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Observation And Question Of Design

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Obviously, I cannot be the first to have observed this, and as a relative noob, I pray you'll indulge my moment of "Ahhhhh."
I recently acquired a Bexley Corona cartridge filler in Blueberry and Cream. The pattern and color reminded me of a pocket knife my grandfather owned. It is the second largest pen in my modest collection. Although I don't have extremely large hands, I find that larger pens with thick sections are more comfortable for my chunky fingers to grip and control. Alas and alack, most of the popular and readily available pens in that category are beyond my means. Finding the Bexley was like finding Santa at the North Pole.
I was immediately struck by how light it was - it contained, of course, no brass piston-filler. I inked it with a standard international cartridge to give a go. It took a while to get comfortable with the pen. I seem to be most comfortable with it unposted. It's posted form seems extremely long and a little top heavy. To me, this change in balance makes controlling the tip difficult. It feels skittish. And thus, the inspiration for my observation.
I was struck by the way the typical fountain pen presents three profiles: Capped, Uncapped, and Posted. In the Bexley these are strikingly different. I had paid little attention to these differences before - pens were either capped or posted. How else could a person with ADD be expected to keep up the cap!?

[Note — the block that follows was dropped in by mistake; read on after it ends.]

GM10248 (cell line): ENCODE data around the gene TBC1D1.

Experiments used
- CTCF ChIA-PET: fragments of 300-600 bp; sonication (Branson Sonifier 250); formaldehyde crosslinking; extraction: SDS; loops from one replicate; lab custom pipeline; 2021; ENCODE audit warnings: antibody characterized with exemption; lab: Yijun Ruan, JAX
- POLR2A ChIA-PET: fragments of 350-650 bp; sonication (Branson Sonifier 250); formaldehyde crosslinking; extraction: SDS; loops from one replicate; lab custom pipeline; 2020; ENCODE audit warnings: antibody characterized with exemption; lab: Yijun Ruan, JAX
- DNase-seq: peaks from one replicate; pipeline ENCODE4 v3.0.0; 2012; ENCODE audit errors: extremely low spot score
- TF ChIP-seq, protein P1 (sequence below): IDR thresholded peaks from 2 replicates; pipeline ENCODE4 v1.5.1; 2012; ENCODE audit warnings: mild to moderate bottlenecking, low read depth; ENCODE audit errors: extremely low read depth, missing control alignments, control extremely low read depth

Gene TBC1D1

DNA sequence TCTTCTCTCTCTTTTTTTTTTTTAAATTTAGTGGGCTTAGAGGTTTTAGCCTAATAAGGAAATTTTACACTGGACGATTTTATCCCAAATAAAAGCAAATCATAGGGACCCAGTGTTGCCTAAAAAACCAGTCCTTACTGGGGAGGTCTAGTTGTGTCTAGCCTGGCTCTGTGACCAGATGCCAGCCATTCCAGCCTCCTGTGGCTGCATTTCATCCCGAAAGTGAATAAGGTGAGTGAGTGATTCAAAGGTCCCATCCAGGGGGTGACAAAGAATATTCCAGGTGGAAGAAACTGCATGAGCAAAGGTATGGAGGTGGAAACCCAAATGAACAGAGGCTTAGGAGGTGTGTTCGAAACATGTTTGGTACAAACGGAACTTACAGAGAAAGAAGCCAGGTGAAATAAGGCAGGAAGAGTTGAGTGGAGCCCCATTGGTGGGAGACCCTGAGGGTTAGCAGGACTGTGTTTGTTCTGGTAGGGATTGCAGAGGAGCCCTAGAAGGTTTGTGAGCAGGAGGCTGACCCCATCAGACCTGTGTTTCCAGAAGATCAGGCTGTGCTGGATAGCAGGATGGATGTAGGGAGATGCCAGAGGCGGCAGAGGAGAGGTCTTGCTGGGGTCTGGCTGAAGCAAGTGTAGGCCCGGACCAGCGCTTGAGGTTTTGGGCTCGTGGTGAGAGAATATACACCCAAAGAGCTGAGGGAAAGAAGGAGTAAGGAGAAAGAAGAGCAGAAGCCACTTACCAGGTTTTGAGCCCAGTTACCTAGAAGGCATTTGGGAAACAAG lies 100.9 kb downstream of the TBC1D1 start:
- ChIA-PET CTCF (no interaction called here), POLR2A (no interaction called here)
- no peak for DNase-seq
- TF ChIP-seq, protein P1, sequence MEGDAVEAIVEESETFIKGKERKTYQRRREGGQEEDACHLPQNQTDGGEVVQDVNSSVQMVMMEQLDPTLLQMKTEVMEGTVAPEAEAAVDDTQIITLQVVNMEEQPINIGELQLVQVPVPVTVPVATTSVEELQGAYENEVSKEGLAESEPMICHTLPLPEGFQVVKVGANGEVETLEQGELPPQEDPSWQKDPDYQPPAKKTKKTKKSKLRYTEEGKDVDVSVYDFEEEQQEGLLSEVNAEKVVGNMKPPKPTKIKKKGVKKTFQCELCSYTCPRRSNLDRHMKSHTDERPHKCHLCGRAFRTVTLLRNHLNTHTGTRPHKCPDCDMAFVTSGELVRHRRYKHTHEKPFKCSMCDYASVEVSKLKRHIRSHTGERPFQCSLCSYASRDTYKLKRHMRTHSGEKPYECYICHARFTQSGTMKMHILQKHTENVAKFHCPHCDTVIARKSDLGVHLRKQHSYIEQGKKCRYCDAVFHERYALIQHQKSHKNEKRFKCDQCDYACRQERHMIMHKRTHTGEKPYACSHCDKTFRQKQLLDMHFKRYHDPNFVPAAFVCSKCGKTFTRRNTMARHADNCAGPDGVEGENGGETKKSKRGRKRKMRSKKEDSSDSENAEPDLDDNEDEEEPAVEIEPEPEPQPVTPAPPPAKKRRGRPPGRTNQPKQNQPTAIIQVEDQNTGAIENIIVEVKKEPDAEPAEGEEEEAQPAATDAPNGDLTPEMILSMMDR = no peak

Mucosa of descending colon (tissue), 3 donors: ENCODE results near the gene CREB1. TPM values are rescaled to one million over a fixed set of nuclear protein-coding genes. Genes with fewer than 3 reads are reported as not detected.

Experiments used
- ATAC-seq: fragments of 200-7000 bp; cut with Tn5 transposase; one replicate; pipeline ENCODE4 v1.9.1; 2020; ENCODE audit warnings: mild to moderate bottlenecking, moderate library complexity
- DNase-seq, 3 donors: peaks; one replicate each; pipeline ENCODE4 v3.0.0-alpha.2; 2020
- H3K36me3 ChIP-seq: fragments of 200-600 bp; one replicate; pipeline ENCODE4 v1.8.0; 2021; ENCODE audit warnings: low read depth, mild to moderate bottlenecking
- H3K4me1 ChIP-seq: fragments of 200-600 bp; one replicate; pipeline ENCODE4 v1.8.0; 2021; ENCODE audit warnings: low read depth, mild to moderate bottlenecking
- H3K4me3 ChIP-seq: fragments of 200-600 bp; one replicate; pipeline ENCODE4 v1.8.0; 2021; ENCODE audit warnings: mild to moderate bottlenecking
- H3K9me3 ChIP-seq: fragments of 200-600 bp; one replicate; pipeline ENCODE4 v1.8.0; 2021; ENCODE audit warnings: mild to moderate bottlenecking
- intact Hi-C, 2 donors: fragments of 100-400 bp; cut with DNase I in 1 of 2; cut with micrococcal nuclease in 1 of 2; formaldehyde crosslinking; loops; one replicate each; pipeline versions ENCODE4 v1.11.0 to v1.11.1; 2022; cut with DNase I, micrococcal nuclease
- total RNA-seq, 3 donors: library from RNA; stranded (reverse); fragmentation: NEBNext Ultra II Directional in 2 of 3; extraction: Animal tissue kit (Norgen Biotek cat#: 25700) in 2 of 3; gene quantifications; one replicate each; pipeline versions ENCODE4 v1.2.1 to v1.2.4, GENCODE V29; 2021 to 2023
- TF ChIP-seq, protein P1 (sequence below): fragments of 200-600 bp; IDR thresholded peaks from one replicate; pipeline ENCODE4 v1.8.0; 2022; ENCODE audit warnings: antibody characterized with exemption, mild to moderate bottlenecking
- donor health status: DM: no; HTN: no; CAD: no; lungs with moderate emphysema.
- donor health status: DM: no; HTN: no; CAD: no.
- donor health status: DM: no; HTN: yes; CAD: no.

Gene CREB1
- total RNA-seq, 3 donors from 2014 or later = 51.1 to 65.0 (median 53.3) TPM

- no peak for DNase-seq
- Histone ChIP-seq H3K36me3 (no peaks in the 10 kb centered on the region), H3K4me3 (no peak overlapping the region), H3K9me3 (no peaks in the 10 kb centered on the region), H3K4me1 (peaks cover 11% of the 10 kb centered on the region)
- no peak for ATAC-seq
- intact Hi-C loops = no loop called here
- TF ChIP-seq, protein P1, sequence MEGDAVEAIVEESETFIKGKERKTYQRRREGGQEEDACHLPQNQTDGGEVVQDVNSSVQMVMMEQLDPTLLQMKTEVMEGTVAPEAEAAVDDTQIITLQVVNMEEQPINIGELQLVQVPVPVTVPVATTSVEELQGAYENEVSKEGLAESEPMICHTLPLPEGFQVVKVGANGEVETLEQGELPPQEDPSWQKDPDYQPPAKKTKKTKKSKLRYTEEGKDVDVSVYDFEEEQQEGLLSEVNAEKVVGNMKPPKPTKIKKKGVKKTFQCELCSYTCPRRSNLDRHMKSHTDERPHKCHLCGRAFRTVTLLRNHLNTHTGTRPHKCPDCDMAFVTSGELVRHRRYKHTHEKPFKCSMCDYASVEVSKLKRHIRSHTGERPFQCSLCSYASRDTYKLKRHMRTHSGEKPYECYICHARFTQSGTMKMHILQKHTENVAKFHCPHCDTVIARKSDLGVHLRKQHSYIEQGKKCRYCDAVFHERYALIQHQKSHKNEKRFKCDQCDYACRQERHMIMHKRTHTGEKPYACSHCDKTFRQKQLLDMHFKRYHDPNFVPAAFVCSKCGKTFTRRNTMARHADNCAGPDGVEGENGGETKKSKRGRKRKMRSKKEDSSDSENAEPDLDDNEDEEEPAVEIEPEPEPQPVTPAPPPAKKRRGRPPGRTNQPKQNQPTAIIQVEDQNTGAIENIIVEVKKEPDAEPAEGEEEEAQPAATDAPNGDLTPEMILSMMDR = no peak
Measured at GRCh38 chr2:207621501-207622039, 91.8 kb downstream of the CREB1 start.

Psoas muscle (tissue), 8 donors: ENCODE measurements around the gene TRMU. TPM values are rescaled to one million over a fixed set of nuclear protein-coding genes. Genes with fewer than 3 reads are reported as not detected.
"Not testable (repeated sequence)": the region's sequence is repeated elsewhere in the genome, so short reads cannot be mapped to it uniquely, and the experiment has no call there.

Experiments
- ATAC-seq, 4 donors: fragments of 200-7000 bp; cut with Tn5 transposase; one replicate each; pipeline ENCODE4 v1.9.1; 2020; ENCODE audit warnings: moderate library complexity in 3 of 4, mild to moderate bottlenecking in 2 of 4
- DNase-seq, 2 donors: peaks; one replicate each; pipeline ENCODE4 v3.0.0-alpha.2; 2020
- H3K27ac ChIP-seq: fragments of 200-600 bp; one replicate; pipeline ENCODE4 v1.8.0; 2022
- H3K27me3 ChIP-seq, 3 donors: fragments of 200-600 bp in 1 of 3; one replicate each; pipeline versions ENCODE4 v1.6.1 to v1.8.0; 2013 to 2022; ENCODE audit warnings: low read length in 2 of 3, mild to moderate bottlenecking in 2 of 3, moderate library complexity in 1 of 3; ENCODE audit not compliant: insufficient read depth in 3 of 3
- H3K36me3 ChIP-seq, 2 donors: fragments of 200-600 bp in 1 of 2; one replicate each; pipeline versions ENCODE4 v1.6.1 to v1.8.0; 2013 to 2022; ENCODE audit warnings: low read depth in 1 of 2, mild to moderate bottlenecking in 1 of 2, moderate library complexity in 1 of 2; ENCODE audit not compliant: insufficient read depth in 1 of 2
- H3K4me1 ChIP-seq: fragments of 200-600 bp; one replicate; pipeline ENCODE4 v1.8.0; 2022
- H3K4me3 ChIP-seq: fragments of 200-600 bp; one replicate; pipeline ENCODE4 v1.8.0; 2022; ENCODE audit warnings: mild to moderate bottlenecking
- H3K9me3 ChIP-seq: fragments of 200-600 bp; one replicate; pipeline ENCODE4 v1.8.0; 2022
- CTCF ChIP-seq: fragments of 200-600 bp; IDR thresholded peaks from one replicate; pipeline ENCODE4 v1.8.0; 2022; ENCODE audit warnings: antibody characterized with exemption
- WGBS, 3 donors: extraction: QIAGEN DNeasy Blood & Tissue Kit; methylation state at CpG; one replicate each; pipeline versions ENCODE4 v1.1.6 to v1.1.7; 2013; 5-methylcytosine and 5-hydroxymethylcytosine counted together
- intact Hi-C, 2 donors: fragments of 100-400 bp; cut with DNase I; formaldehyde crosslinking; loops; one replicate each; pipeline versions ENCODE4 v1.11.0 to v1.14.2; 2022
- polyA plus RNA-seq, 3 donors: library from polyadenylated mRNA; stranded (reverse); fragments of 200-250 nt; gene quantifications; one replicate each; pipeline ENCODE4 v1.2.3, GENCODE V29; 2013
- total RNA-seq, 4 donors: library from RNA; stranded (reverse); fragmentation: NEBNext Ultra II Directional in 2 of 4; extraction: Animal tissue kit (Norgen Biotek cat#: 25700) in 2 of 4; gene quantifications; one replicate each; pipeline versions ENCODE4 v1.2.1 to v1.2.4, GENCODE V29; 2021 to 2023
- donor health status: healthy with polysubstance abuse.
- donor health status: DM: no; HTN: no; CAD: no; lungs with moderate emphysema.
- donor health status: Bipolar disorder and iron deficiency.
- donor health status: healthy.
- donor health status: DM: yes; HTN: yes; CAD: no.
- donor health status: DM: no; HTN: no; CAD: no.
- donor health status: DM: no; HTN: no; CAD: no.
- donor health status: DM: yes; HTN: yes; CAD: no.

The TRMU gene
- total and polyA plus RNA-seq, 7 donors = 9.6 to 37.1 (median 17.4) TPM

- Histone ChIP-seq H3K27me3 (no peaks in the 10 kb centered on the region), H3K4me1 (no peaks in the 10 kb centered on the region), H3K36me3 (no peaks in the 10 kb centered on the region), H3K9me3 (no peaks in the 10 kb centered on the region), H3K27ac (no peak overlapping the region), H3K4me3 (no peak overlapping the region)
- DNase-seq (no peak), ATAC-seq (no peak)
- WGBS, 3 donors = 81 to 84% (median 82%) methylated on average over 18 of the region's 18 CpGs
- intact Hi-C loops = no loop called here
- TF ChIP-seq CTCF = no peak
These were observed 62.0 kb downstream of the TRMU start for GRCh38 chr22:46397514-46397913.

Capped, the Bexley is imposing, elegant, but not too ostentatious. Uncapped,it is simple and understated but still well dressed by the section and endcap - only it's nib giving it away. Posted, the change is like a peacock in full display. It is long, imposing, the Blueberry & Cream resin layered between the black and gold of section, endcaps and furniture. Wow.
Is this effect an intentional goal of the design? Is there a formal name to describe the transition from one form to another?
As an aside, jealous of the capacious write out of piston-filler owners, I moded this pen to accept a Waterman (long international) cartridge by boring out the endcap. This also allows carrying an extra standard international if being used instead of the Waterman style. This is just a confession of my own misdeeds - I cannot endorse the proceedure in any way.


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